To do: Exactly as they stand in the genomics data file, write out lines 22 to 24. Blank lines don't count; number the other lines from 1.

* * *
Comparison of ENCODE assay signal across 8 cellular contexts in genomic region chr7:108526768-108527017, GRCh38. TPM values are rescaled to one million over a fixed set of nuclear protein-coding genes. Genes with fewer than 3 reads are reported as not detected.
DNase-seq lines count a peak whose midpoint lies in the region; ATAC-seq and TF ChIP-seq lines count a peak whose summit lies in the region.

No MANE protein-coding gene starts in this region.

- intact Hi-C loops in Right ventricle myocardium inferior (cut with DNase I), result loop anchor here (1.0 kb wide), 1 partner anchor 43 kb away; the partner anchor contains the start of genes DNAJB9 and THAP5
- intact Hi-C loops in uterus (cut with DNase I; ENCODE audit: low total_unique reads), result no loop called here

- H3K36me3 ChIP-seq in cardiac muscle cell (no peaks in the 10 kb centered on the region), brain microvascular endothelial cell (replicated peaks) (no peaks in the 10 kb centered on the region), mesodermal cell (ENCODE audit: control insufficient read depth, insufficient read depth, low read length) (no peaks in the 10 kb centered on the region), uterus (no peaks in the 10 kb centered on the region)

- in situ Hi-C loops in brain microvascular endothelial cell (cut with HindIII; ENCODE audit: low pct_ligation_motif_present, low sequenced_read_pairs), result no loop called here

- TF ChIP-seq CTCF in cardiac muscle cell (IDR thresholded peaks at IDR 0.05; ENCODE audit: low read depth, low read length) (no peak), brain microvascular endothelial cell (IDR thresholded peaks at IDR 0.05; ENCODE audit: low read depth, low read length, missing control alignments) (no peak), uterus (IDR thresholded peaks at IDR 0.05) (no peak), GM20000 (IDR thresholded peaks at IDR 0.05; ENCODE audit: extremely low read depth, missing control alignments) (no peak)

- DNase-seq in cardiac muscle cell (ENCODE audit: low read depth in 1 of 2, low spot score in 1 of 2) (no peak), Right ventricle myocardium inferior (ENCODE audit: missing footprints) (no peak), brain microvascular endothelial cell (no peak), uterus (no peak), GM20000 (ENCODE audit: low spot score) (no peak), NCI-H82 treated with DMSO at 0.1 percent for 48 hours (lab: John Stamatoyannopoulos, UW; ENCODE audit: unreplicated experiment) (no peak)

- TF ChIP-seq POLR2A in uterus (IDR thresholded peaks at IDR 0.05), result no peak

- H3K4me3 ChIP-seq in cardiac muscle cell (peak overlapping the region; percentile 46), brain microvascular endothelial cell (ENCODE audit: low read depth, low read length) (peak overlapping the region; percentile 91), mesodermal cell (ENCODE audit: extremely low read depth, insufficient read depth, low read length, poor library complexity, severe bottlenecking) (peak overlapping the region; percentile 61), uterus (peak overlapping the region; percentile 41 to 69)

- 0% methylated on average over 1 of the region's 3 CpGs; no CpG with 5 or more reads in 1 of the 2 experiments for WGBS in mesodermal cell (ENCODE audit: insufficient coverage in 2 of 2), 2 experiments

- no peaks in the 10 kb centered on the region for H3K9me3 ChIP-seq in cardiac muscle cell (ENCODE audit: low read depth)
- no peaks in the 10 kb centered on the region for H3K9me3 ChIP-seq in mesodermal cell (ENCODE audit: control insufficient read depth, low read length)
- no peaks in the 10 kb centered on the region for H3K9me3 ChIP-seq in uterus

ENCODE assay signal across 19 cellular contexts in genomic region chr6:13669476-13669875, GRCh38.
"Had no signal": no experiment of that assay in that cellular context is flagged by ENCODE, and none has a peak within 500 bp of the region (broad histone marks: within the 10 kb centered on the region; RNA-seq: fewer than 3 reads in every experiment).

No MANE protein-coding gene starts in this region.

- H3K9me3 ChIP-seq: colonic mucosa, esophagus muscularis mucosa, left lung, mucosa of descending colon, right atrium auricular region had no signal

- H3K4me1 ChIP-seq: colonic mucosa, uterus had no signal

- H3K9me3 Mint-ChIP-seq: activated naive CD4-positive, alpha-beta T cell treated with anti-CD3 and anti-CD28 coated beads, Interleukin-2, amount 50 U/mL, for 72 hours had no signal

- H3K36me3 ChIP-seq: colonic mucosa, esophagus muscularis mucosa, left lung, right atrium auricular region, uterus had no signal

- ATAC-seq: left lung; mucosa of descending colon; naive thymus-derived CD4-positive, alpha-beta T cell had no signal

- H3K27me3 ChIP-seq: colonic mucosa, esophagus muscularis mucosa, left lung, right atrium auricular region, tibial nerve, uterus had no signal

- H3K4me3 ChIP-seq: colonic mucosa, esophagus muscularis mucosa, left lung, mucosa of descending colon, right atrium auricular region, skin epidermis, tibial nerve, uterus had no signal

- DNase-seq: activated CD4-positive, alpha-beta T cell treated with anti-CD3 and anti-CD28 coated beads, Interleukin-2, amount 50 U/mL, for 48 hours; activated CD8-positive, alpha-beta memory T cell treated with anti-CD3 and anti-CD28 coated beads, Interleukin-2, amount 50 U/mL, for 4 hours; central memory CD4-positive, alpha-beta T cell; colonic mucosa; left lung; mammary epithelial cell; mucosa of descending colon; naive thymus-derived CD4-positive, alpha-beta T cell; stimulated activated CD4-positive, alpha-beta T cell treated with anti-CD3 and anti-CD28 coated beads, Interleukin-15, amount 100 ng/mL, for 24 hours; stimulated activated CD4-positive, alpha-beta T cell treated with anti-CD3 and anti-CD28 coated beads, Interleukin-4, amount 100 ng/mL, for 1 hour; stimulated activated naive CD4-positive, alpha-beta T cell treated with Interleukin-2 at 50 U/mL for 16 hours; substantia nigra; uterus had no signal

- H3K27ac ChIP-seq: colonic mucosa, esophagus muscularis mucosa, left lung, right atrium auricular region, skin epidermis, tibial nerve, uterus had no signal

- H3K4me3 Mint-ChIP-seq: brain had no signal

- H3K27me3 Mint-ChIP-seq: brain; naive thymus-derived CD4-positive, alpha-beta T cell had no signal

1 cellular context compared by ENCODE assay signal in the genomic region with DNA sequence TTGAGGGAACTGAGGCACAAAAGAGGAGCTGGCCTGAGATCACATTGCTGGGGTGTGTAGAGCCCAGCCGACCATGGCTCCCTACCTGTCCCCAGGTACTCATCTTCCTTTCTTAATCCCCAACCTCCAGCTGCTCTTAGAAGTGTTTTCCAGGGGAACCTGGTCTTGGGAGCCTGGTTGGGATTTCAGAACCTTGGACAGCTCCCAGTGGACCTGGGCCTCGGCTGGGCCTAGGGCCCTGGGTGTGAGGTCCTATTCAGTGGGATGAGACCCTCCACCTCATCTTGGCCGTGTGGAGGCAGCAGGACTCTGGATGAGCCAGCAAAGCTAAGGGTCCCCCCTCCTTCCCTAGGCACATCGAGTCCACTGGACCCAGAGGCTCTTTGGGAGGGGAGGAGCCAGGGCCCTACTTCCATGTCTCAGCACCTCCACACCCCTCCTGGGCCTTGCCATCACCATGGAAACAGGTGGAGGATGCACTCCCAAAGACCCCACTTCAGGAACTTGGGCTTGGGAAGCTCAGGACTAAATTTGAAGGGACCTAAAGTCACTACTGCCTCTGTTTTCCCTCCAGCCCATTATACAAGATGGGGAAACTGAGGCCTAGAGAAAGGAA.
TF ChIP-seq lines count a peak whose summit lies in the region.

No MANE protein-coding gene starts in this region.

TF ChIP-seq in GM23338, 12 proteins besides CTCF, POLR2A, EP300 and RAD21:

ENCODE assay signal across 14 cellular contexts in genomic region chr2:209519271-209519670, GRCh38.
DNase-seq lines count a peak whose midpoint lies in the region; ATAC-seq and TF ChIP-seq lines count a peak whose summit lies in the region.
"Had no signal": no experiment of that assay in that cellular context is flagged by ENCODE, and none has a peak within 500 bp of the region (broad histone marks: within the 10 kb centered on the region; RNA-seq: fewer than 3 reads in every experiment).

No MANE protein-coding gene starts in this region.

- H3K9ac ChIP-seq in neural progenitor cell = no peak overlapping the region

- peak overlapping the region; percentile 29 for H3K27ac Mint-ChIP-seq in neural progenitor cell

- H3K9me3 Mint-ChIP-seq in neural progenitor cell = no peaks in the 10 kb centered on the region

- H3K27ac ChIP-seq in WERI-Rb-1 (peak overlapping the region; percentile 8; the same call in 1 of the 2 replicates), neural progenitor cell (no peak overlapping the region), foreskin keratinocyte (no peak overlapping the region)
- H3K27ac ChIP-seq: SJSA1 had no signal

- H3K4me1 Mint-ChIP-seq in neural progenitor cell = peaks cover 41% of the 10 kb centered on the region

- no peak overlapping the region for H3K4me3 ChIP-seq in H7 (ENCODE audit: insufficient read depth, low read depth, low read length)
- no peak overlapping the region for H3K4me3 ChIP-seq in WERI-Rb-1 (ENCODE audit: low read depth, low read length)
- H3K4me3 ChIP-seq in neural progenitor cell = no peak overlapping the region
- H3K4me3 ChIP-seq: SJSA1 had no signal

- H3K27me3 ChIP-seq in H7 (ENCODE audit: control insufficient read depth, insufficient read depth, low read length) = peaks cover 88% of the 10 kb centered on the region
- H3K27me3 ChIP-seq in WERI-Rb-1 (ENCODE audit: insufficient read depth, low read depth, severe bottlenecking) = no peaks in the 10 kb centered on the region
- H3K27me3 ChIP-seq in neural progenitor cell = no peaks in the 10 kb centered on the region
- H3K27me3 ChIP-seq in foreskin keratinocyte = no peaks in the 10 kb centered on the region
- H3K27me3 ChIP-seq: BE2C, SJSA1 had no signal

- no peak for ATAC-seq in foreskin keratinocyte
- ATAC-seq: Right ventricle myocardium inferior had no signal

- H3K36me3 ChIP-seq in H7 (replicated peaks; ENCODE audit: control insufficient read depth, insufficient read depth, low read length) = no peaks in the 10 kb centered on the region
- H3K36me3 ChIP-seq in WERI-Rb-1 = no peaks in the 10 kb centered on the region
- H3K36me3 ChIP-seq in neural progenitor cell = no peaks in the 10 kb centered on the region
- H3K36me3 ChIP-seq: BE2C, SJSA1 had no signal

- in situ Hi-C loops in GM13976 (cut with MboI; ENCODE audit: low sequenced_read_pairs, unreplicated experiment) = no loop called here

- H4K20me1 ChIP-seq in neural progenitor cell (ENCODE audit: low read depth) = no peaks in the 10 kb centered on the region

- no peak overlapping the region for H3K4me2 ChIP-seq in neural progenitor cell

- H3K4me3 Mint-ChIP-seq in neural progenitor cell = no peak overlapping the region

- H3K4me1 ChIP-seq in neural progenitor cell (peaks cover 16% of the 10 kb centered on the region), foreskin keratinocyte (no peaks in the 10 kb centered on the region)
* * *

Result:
- H3K36me3 ChIP-seq: colonic mucosa, esophagus muscularis mucosa, left lung, right atrium auricular region, uterus had no signal

- ATAC-seq: left lung; mucosa of descending colon; naive thymus-derived CD4-positive, alpha-beta T cell had no signal

- H3K27me3 ChIP-seq: colonic mucosa, esophagus muscularis mucosa, left lung, right atrium auricular region, tibial nerve, uterus had no signal